Mail's new bag
Even though mail from multiple accounts still looks the same in the inbox, the app does something new that heavy e-mail users will appreciate: Swiping your finger right to left over any e-mail in the inbox presents you options for sending, storing, and deleting it.
Apple replaced the virtual keypad's trademark matrix of square buttons with a more modern-looking, slightly smaller array of round buttons, which I found harder to see and possibly harder to use. Under this arrangement, the Call button at the bottom was widened, which is good. But accommodating its wider girth meant pushing the Add Contacts and Delete keys to the top of the screen and making them much smaller and harder to reach.
The phone number's black-colored font on a white background doesn't stand out as well as the iOS 6 version's, which was a bolder, white-colored font knocked out of a dark blue background. The keypad for PIN numbers to unlock your phone has the same round buttons, but they're easier to see because they're white against a dark background.
Clever call options
Busy bodies will appreciate the new display for incoming calls, which presents you with the option to turn down a call with a preset or custom text message, and to set a reminder to call that person back. These options were available before, but now they conveniently appear as the call comes in. Do Not Disturb can now be set to “Always” instead of only when the screen is locked.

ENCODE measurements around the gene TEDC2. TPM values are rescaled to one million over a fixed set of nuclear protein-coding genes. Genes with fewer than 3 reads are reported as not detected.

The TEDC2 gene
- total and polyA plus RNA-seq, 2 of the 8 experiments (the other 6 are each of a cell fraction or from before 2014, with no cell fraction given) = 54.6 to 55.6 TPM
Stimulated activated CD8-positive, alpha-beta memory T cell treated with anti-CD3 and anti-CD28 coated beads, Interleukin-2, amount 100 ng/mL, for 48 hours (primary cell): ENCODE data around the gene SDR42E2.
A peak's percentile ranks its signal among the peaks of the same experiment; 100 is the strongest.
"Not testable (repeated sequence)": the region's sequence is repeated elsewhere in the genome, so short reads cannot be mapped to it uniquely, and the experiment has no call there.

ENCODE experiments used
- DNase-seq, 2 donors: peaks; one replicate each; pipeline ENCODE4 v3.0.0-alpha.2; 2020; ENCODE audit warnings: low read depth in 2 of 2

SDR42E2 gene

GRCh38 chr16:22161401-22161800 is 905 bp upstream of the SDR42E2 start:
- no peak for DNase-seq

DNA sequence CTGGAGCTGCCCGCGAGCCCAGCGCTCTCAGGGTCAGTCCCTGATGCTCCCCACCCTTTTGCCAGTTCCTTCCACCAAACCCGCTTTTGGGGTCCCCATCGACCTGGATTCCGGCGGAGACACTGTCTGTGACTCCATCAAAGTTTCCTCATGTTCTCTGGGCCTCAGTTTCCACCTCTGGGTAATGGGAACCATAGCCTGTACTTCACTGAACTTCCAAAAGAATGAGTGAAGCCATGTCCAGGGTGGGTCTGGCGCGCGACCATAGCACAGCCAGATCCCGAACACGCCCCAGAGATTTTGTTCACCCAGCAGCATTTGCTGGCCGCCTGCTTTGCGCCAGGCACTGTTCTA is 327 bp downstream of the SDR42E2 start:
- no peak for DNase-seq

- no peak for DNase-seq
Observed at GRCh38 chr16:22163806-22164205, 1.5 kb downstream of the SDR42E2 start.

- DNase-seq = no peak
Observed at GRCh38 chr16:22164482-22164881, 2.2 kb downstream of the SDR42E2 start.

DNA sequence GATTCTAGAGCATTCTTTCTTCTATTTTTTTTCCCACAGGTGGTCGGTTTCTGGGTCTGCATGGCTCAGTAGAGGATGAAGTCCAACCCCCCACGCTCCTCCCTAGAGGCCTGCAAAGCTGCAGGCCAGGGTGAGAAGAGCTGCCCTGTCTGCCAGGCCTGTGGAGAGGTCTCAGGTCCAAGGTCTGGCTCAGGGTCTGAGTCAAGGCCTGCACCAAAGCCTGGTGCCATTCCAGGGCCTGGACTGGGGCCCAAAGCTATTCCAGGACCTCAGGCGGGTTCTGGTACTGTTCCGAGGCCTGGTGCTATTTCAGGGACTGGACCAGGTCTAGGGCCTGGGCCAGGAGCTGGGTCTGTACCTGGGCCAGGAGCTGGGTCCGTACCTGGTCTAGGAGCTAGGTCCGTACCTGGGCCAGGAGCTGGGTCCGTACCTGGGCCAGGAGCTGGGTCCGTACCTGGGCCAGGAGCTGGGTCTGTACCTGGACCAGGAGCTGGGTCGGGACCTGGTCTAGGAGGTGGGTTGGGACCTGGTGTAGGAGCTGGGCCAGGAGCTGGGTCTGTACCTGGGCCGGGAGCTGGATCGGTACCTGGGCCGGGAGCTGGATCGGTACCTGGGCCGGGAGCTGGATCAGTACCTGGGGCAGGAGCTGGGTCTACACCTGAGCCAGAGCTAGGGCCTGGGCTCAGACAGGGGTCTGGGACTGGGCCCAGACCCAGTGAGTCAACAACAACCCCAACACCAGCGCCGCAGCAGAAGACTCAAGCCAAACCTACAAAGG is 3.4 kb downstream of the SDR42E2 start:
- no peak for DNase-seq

Great new camera
The camera's new interface and controls are much better than before. Now you can take a burst of still shots by leaving your finger on the shutter key (old news for Android users). The still camera has nine new filter options for photos (more old news for Android users), though they all look very similar. But at least you can undo or change these enhancements after you apply them.
Sliding your finger up or down the viewfinder quickly moves you into four possible modes: Video, Photo, Square (better shape for pics destined for social networks), and Pano (rama). Switching between the video and still camera modes takes noticeably less time in iOS 7 than it did with iOS 6.
The photo gallery in iOS 7 groups pictures and video clips—whether taken with the camera or downloaded from the Web—in the iPhone's gallery according to where (via GPS) and when they were taken. This capability is similar to the Events feature on the HTC One. For iPhone users who may find this type of collation creepy, Apple made it very easy to switch to the conventional Album view.